Wednesday, January 13, 2010

The Last of my Fall Garden 2009

It finally warmed up enough yesterday where I could get out to the garden and do some cleaning up.  What a sad sight it was.  The beets were frozen to a crisp.  They looked awful.

But upon closer inspection I saw that there were still baby beets underneath the soil and they looked pretty good actually.  So I pulled them all and discovered that although they were small, they were perfectly fine.  The tops were mush though, so I threw them in my compost barrel and salvaged the fruit.  Looks like roasted baby beets for dinner!

Having pulled the remaining beets, it was time to clean up that bed and get it ready for the next planting. 

During my last garden maintenance project, I pretty much wiped out my cedar bark mulch piles.  I have more mulch piles on the property that I need brought up to the garden area...but that's for another time.

What is left of the existing mulch piles is this fabulous composted cedar bark that is rich, dark and full of organic matter.  It's been on the bottom of this compost pile for about two years and it is wonderful!  Look at this.  If you love dirt like I do, it doesn't get any better than this :)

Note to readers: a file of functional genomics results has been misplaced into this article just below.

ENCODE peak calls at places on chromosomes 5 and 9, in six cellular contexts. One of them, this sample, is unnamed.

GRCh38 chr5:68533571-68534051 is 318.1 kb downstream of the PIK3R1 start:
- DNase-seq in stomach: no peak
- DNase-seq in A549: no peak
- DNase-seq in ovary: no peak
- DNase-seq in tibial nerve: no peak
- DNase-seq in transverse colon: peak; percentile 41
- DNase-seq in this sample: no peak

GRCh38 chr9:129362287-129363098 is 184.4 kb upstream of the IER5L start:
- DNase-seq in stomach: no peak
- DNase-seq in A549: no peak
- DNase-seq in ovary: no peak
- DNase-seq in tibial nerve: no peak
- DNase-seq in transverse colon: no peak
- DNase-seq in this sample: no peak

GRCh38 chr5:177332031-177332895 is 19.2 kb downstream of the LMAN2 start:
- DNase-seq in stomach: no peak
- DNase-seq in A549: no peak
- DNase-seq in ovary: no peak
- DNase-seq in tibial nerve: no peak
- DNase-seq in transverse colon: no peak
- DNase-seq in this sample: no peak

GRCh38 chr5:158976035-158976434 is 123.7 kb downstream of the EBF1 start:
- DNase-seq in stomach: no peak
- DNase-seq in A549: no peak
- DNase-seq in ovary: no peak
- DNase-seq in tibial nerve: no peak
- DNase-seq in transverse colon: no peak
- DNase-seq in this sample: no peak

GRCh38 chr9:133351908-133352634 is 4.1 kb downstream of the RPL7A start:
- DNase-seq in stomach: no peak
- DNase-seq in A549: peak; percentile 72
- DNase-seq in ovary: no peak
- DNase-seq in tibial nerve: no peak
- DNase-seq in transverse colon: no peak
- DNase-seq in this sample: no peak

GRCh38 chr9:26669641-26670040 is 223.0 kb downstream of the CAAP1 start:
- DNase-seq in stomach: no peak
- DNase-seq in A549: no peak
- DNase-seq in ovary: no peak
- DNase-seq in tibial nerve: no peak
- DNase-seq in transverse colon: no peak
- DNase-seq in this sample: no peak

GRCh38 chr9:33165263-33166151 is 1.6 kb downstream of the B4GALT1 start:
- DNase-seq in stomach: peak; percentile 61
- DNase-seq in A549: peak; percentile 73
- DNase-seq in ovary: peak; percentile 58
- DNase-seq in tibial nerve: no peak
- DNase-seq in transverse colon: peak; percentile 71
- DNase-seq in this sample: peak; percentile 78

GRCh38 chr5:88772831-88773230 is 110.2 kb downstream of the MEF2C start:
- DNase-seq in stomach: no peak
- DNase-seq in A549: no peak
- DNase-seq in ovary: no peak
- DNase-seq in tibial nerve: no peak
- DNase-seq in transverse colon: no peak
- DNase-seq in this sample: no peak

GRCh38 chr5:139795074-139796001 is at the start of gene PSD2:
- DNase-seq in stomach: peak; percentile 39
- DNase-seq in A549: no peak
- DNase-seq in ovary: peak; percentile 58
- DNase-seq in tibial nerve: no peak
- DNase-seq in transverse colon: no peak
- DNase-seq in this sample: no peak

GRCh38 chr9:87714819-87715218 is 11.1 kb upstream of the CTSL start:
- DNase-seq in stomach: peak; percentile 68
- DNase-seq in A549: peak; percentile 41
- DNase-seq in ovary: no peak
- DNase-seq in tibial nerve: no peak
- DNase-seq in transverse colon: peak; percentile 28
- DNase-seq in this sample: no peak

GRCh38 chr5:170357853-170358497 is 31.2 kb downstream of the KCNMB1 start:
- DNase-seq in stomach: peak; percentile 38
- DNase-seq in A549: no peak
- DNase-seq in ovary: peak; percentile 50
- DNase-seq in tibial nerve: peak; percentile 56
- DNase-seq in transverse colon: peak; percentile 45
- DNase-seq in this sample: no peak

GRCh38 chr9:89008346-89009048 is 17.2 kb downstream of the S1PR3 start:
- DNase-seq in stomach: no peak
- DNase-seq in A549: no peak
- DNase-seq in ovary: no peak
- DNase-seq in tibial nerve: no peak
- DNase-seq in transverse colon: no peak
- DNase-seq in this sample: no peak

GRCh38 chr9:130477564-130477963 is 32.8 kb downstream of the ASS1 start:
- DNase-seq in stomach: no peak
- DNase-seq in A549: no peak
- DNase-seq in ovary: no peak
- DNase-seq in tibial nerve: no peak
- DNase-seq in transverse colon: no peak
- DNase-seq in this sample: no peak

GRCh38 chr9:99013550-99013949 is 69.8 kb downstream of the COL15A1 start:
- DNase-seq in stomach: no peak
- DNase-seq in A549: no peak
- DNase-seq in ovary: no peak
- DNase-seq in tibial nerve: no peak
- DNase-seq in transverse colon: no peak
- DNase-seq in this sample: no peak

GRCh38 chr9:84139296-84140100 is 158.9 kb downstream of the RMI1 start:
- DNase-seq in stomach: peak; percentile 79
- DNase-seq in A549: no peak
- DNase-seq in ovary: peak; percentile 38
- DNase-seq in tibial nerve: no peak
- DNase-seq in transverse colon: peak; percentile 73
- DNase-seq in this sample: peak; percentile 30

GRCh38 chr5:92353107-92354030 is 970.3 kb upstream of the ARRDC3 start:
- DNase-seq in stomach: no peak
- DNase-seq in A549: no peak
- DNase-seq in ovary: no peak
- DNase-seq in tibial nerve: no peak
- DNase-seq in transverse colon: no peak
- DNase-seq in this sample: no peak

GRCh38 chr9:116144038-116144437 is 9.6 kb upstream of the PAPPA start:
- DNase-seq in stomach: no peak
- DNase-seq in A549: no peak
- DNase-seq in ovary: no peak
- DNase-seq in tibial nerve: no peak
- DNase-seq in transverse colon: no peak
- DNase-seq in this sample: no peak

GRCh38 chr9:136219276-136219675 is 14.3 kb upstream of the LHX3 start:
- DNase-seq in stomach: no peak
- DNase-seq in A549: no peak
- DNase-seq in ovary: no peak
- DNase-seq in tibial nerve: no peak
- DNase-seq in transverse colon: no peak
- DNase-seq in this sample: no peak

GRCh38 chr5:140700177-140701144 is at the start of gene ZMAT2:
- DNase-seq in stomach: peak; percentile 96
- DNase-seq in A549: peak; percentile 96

Anyway, I filled a wheelbarrel full of this mulch and trucked it over to the garden to incorporate it into this bed.  But first I capped off the water supply and removed the soaker hose.

I didn't use my rototiller to turn the soil.  Instead, I simply added the mulch on top of the dirt and turned it with my pitchfork.  As I did this, I made another wonderful discovery...the soil was *full* (and I mean full) of earthworms.  Every handful of soil I picked up had at least three or four worms in it.  Of course they were semi-dormant and not moving around much, but they were there...alive and well!  (It doesn't take much to make me happy...good dirt and earthworms!)

It didn't take a lot to incorporate the new organic matter into the soil.  The dirt was pretty soft and moist and it turned rather easily.  Some of the soil around the edges of the bed was still frozen from our last cold snap! 

I have a couple of bales of alfalfa hay leftover from my fall/winter decorating of the front entry gate.  So I had my husband haul them to the garden and I will use them for additional mulch during the winter and also to add to the soil for organic matter as I get the beds ready for spring planting.  Great stuff.

I also added a little hay to the last remaining vegetables in the carrots and spinach.  They came through the last frigid cold spell unscathed and for that, I'm very greatful.

As you can see, I had a wonderfully productive day in the garden yesterday.  I just loved it.  It was warm, a bit overcast and it felt great to be outside, digging in the dirt and listening to the birds.  And as always, my faithful old boy Tyson was close by.  Isn't he beautiful? :)

No comments:

Post a Comment